DVI or Digital Visual Interface predates HDMI. First introduced almost 21 years ago, DVI is still found on televisions, video projectors, and DVD players. If you have an older PC or laptop, chances are it also has a DVI video out port.
Now you probably have tried connecting your older media device to the TV over DVI, and it brought you here because the audio doesn’t work. Does DVI carry sound? This exact question is raised by many people. To clear your confusion regarding DVI’s audio transmission capabilities, we spent a considerable amount of time researching and compiling this informational guide. Make sure to read through it until the end for everything you need to know on the following subject.
Does DVI Carry Sound/Audio?
The answer is – No, DVI doesn’t natively support the transport of packets used for digital audio. Despite its limitations, both NVIDIA and Radeon, two of the most prominent graphics card manufacturers in the world, found a way to allow video and audio signals to be carried over DVI. We will discuss more on that later.
Some DVD players and projectors also included support for audio transmissions over DVI, but the compatibility factor is all over the place because of proprietary protocols. If you are dealing with different types of DVI ports, the next section will help you understand.
Ways to Get Audio Working over DVI
Before we begin, you need to first identify the DVI connector on your device. Usually, there are three types of DVI ports, which are DVI-I, DVI-D, and DVI-A. Bear in mind that they are not inter-compatible, unlike the HDMI revisions.
DVI-A only supports analog signals, whereas DVI-D can only carry digital signals. DVI-I is capable of transmitting both digital and analog signals, thanks to the extra pins on the connector. For DVI-A and DVI-I ports, it’s mandatory to use an active DVI to HDMI adapter.
On the other hand, DVI-D is the most common video interface found on older PC, laptops, game consoles, and projectors. Similar to HDMI, DVI-D only sends out digital signals. Additionally, HDMI is backward-compatible with DVI-D, meaning you should be able to get digital audio output over a DVI port. It doesn’t require any sort of signal conversion.
Once you figure out which type of DVI port your media device uses, check out the following workarounds below to get audio working over DVI.
1. Use a Passive DVI-D to HDMI Cable
If your device includes a DVI-D port, all you need is DVI to HDMI cable. You won’t have to meddle with additional converters that often require to be connected to an external power source. When you connect the source device (DVI-D) to the TV (HDMI), it will show up as an HDMI input source instead.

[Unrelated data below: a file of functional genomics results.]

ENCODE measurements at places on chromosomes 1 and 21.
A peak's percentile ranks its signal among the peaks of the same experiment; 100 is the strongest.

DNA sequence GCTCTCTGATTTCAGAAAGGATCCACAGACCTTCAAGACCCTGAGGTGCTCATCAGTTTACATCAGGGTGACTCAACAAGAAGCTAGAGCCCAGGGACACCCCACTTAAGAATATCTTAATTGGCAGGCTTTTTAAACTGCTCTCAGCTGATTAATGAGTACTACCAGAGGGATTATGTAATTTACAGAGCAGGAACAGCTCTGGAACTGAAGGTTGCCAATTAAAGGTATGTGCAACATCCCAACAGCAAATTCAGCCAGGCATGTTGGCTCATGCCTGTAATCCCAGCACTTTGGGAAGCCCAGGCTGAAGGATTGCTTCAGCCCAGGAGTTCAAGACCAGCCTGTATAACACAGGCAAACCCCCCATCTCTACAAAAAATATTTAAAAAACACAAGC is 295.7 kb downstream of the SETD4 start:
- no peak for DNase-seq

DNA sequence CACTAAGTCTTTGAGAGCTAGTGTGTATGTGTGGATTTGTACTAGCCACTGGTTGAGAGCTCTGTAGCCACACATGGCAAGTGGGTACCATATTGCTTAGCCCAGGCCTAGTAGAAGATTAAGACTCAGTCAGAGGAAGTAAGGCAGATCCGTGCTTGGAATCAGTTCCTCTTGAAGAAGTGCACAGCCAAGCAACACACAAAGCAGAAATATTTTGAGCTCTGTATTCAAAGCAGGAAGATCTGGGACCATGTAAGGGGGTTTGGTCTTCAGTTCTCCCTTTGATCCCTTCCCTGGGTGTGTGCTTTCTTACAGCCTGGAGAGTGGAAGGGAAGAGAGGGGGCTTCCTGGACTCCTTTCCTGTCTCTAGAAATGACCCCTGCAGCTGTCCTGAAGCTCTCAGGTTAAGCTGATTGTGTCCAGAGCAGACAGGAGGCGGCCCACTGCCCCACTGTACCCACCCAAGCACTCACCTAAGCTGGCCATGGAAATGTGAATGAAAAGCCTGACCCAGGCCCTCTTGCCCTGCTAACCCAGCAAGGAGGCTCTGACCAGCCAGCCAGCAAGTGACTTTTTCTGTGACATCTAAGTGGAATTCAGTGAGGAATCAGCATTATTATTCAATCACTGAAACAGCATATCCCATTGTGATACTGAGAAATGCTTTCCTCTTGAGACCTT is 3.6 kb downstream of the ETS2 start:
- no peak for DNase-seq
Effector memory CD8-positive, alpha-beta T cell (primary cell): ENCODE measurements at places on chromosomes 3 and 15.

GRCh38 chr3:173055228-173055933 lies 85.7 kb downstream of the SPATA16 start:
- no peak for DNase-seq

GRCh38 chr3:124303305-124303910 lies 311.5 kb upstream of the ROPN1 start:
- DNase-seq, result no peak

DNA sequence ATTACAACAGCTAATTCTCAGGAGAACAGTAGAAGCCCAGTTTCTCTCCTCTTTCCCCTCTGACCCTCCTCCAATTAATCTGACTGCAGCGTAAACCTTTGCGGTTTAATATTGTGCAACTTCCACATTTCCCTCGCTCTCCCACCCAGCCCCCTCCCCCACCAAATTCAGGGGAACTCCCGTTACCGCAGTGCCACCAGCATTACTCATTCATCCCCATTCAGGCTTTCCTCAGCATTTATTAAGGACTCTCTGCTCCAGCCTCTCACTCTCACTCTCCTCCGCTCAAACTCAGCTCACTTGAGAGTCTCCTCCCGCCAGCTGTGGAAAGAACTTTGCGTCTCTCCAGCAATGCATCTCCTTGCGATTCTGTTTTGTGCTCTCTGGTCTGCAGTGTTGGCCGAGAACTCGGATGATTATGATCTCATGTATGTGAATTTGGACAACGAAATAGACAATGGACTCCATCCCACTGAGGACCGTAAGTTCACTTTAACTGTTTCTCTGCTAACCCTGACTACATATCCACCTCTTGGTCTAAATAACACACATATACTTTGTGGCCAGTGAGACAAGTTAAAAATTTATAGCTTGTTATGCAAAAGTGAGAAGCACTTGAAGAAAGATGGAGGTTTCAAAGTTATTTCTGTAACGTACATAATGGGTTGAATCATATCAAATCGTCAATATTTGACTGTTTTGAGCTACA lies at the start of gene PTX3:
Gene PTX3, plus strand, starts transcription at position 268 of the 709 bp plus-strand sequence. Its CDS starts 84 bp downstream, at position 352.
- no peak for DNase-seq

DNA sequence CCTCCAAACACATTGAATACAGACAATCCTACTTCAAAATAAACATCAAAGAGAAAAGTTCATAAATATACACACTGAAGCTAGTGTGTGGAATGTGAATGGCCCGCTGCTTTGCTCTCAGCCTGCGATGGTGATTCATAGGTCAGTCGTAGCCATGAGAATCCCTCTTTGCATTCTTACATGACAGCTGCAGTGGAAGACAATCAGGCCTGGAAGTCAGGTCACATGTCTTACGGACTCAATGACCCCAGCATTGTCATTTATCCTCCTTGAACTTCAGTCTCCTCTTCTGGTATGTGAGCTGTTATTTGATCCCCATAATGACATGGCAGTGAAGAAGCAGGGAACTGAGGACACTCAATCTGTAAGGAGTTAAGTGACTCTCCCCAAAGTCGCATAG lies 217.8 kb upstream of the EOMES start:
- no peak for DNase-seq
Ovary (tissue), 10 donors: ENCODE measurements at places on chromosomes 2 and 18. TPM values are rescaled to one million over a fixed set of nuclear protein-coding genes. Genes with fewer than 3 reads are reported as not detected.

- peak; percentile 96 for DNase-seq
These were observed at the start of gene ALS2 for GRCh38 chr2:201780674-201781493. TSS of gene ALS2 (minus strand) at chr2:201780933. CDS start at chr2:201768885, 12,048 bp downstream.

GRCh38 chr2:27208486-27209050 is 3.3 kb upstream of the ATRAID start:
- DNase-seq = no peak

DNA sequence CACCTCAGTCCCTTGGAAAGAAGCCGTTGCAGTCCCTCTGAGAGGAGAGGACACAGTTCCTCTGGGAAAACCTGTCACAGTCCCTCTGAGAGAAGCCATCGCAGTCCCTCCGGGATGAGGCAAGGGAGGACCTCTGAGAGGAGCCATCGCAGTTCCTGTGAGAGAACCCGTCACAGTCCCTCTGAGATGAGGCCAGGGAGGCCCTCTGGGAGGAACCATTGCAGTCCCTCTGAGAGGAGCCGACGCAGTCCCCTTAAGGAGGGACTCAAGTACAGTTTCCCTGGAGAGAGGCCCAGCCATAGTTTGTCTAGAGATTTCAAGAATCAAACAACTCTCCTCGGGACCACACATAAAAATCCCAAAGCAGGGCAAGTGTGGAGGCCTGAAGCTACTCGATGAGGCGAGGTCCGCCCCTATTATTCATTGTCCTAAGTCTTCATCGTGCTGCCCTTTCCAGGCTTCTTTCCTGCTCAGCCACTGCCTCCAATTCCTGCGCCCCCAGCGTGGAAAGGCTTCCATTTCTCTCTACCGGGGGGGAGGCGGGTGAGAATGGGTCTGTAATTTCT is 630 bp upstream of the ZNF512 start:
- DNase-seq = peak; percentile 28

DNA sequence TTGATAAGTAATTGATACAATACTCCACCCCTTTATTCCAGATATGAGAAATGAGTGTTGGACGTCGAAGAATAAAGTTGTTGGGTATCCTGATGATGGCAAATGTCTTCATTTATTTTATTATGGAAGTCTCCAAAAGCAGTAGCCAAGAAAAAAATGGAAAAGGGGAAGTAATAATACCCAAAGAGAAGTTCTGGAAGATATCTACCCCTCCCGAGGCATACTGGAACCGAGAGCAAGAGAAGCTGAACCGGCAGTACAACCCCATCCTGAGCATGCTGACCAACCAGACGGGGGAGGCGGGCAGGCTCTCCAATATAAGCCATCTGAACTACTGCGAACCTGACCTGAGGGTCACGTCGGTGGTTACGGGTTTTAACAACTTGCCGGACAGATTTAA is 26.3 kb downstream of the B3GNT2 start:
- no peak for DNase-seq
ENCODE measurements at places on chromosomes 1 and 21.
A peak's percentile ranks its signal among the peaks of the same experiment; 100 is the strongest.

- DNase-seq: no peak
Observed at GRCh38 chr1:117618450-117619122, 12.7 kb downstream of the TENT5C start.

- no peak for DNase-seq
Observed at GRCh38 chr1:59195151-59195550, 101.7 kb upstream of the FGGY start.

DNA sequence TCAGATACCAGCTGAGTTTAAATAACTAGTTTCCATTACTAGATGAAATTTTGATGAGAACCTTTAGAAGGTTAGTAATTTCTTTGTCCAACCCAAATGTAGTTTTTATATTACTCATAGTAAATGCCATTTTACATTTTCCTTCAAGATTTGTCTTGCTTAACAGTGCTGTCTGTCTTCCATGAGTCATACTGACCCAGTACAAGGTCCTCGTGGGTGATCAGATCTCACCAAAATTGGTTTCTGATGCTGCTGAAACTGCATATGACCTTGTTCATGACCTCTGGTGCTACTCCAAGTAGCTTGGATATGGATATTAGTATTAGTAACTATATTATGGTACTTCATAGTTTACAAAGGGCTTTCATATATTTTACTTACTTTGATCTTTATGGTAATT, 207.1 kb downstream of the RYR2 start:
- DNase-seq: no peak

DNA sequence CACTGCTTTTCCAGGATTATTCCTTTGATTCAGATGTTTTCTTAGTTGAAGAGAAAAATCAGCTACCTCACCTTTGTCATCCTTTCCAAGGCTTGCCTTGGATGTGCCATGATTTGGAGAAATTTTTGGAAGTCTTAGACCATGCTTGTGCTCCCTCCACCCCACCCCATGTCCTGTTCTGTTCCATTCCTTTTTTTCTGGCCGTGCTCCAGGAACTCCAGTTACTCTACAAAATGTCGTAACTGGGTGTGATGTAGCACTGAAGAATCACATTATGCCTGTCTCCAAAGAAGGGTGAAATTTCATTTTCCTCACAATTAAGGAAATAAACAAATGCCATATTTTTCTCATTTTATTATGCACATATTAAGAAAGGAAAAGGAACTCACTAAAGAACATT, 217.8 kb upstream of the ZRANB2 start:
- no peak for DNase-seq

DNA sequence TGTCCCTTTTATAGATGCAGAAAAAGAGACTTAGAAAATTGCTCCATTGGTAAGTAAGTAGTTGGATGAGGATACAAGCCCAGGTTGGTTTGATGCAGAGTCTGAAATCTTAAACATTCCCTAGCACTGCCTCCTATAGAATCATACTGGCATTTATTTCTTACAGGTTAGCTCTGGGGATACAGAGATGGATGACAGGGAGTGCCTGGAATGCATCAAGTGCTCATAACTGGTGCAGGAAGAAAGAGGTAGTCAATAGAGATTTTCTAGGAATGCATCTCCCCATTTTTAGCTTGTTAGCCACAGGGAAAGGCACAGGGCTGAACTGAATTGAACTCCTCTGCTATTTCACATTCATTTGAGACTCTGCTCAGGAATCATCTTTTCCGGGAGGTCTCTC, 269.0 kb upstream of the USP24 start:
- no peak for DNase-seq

One major drawback is that it might not work across all devices. However, non-standard extensions were implemented on DVI-D sources with the introduction of NVIDIA GTX 200-series and ATI 3000-series. Hence, digital audio should work over DVI to HDMI on almost every graphics card released after 2010.
2. Use an Active DVI to HDMI Adapter or Converter
If your media device doesn’t have a DVI-D port but comes with a DVI-I port instead, you will need to use a DVI-I to HDMI converter. Even though DVI-I can carry digital signals alongside analog ones, it’s the pin layout that asks for an active adapter or converter.
The main downside of using such a converter is the requirement for an external power source. Cheaper converters can also cause degradation in video output quality.
3. Use External Audio Cables with DVI
If your TV is old enough not to have an HDMI port but only a DVI port, you have no other option but to rely on dedicated audio interfaces to get audio output.
Once you connect your media device to the television with a DVI cable, you can use a separate AUX cable to get audio transmitted from the device to the TV. A 3.5mm to 2-Male RCA adapter cable should also work. If the audio doesn’t work out of the box, either go to the TV settings to change the output or check if the cables are plugged in firmly.
A DVI-D source can drive an HDMI display as long as the source device is capable of transporting digital audio packets over the legacy interface. If that isn’t the case, you will need an active DVI to HDMI adapter to get the audio working.
As we mentioned before, PCs and laptops with almost any graphics card released in 2010 or later support HDMI AV signal passthrough over DVI-D. Support on Blu-ray players and video projectors vary based on their DVI specifications.
Even though it’s possible to get audio over DVI-D to HDMI, features like HDMI CEC (Consumer Electronics Control), ARC (Audio Return Channel), or xvYCC (extended-gamut YCbCr) color space will be out of reach. You may also encounter a blank screen when playing back HDCP-protected content from the media device to the television.